May I invite you to reconsider?
I’m of course not suggesting that you buy all the books you need (although, if you can afford it, go crazy). All I’m suggesting is that we set aside a little bit from our earnings to cultivate a hobby that no doubt means a lot to us. Of course, as in any budget, it’s important to consider how much you’re willing to put aside, and try your best not to cross that.
And the good news is if you leave ‘spending money’ as a last resort (as I do), you’ll find yourself getting creative far more often, and your monthly budget will snowball into a nice big sum. Just in time for your birthday. Perfect.
3: Take In Moderation
A dear friend recently recommended a few films to me that were totally my cup of tea. The catch? I couldn’t find them online anywhere. Not on Netflix, or Hotstar, or PrimeVideo. Not even on Sony LIV. Haha, just kidding. I didn’t bother looking on Sony LIV because nothing’s on Sony LIV.
The solution? I didn’t watch them.
Again, for the diet of a bingeing pirate, this strategy is Public Enemy #1. But as in most things, you only know the value of feasting once you’ve done a little fasting. If the credo of the pirate is to take, take, take, then my credo for 2022 is to take, but in moderation. Which means no more late-night binge-downloading 20 books I won’t read, just because they’re there and I’m bored.
If you think about it, it actually makes a bit of sense. We don’t need to read all the books we want to, or watch all the films we want to. Unfettered access to all the entertainment we can get our hands on ultimately reduces the value of that entertainment. A good exercise might be to think of all the people who have worked on the piece of media we’re trying to steal. Imagine their faces, their lives, and all the effort they put into that piece of media. It may then strike us as the right thing to do, to wait until we can rightfully afford to enjoy it.
4: Pray About It
This one might strike you as a bit odd. We pray for good health and for this stupid pandemic to come to a stupid end. But how often do we pray that God grants us access to the entertainment we so desperately want?
Of course God wants us to rest, and entertainment is a good and important part of that rest. There are books He wants us to read, and films and TV shows He wants us to watch, and even podcasts He wants us to listen to. Although probably not all those true crime podcasts. Those might be more of an addiction.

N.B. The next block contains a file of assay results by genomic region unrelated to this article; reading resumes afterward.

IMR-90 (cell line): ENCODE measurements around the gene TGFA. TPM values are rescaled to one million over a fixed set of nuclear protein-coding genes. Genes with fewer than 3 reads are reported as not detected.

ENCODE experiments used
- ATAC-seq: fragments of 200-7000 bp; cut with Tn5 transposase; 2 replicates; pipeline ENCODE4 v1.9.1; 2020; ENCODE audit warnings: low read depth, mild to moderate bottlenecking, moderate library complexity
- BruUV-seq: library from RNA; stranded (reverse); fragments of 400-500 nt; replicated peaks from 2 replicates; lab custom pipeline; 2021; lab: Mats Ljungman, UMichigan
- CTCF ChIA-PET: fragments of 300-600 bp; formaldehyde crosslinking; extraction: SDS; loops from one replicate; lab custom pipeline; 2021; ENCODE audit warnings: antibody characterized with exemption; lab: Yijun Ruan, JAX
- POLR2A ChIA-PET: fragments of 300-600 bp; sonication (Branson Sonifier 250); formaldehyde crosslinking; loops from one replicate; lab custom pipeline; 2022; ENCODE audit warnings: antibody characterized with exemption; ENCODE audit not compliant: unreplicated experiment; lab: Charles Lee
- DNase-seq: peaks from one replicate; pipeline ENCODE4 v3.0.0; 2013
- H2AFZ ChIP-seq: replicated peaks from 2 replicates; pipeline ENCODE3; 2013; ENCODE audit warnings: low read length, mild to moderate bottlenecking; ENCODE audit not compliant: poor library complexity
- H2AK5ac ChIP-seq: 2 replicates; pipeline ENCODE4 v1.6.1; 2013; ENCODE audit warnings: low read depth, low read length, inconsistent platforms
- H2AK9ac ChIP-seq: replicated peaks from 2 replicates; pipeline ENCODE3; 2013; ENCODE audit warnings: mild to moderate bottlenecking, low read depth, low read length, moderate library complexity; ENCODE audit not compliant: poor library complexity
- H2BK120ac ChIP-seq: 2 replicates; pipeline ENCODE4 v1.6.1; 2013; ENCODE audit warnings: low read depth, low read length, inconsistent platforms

If you’re trying to get your hands on something and all the steps before this one failed, it might be worth it to do as St Paul said and “by prayer and petition, with thanksgiving, present your requests to God.” (Philippians 4:6)
Here, have a little glory story: Last June I was trying to get a copy of a book that promised to be something that would speak to my heart. Unfortunately the only copy I could find was a hardcover that cost way more than anything I could afford. As I was praying about it, I got the sense that I should drop an email to the author, and that’s what I did. I explained to him why I wanted to read his book, which involved sharing a little bit of my life with him, and then asked if there was any way I could get a copy of his book for slightly less than the selling price. He wrote back a few days later saying he’d be happy to send me a copy of his book for free! Along with a few other books on the topic that he thought would interest me! That was so amazing!
But even if that doesn’t happen (and trust me, I’ve prayed for many other books since then and found no way to procure them), the best part about praying about it is that it takes the load off your shoulders. Prayed about it? Good. It’s God’s problem now.
5: No Shame in Asking
Last year, I did the stupidly bold thing of sharing my to-read list with my friends a few weeks before my birthday. They very kindly collaborated and got me some books from the list. I have the nicest friends.
But asking in general gives me the heebie-jeebies. I’m trying to get better at it though. Here, let me practice.
If you liked this newsletter or any newsletter I’ve written before this one, and would like to support me on my endeavour of giving up piracy in 2022, would you consider buying me a book?
Phew! That sucked. But I did it. And you can too. 🤠
That’s all, folks! Those are my 5 strategies for giving up piracy in 2022. Since you’ve very kindly listened to my new year’s resolution, allow me to listen to yours by talking about it in the comments below!
What’s your new year’s resolution? And how are you planning on keeping it?
Until next time,